I hope these issues are addressed again in the future.


Unknown said...

If you are interested in some new ideas on religious pluralism and the Trinity, please check out my website at, and give me your thoughts on improving content and presentation.

My thesis is that an abstract version of the Trinity could be Christianity’s answer to the world need for a framework of pluralistic theology.

In a constructive worldview: east, west, and far-east religions present a threefold understanding of One God manifest primarily in Muslim and Hebrew intuition of the Deity Absolute, Christian and Krishnan Hindu conception of the Universe Absolute Supreme Being; and Shaivite Hindu, Buddhist, Taoist apprehension of the Destroyer (meaning also Consummator), Unconditioned Absolute, or Spirit of All That Is and is not. Together with their variations and combinations in other major religions, these religious ideas reflect and express our collective understanding of God, in an expanded concept of the Holy Trinity.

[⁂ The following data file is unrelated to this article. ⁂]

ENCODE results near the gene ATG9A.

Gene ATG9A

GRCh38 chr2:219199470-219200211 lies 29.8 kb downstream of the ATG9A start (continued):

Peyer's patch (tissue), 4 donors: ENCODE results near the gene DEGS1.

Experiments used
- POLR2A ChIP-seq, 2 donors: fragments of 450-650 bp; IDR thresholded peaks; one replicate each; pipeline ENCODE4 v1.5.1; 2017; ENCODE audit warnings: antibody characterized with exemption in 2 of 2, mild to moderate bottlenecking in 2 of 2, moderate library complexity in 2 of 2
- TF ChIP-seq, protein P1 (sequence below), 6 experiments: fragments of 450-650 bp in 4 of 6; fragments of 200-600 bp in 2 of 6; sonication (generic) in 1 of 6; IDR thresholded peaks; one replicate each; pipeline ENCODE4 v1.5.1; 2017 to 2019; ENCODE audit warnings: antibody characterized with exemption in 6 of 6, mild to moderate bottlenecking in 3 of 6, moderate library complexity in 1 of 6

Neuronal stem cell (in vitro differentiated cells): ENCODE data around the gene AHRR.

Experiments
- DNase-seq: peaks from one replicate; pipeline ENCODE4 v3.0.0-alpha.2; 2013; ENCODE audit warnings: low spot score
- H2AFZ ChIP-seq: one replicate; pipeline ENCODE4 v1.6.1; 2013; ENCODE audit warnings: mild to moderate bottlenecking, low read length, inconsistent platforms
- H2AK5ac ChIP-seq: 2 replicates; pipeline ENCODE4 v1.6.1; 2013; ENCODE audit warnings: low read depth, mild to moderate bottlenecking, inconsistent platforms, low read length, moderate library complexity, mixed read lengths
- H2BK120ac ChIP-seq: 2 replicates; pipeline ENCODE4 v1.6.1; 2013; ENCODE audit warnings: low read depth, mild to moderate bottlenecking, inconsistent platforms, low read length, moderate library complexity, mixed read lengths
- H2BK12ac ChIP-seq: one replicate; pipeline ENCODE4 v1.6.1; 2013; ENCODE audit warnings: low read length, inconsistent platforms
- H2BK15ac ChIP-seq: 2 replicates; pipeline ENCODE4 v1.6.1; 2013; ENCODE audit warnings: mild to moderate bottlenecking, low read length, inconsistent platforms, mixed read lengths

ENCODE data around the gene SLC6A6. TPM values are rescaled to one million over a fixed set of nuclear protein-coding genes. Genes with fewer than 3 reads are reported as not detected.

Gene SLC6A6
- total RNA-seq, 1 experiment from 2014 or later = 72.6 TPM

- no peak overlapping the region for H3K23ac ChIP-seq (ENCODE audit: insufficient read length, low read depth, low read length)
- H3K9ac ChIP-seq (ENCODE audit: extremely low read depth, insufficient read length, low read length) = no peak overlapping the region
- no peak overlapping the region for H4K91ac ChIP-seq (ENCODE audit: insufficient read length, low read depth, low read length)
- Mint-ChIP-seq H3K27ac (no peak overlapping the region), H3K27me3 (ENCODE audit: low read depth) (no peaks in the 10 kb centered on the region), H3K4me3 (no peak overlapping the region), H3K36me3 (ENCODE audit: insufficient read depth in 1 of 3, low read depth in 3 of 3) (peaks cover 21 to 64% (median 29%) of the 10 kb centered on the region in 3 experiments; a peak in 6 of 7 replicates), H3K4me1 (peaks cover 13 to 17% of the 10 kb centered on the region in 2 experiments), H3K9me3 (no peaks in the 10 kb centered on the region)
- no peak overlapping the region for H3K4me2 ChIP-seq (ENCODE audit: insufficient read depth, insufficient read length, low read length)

The Trinity Absolute is portrayed in the logic of world religions, as follows:

1. Muslims and Jews may be said to worship only the first person of the Trinity, i.e. the existential Deity Absolute Creator, known as Allah or Yhwh, Abba or Father (as Jesus called him), Brahma, and other names; represented by Gabriel (Executive Archangel), Muhammad and Moses (mighty messenger prophets), and others.